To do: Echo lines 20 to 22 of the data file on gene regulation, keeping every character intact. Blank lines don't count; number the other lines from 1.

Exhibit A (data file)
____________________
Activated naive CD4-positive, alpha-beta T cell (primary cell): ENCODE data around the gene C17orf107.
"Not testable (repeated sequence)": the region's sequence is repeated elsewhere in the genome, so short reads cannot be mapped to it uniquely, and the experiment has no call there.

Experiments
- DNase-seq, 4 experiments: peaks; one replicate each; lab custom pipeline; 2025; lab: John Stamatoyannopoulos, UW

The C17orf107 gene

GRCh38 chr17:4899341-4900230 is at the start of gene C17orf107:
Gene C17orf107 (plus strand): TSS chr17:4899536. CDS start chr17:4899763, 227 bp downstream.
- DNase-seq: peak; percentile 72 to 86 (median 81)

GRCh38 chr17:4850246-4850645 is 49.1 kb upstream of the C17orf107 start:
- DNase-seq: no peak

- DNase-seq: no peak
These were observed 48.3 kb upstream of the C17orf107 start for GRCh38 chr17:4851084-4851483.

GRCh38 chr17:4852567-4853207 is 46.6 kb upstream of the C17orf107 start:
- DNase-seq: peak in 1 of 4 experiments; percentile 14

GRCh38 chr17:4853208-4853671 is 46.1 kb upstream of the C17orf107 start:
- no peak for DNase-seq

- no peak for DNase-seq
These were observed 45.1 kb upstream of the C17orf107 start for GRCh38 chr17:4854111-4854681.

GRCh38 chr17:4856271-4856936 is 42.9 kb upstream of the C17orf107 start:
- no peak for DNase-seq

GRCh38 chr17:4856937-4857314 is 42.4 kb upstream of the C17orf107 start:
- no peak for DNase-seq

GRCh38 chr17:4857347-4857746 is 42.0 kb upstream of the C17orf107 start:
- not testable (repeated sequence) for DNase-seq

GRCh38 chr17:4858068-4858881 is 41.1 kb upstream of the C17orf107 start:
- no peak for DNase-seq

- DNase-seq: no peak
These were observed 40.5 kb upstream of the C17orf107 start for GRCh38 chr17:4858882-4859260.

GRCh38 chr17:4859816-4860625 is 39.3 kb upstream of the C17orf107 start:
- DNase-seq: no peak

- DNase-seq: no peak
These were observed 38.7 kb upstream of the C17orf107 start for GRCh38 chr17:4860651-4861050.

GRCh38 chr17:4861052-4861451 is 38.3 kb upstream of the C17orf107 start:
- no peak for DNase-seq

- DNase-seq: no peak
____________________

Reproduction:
- no peak for DNase-seq

GRCh38 chr17:4856937-4857314 is 42.4 kb upstream of the C17orf107 start:
- no peak for DNase-seq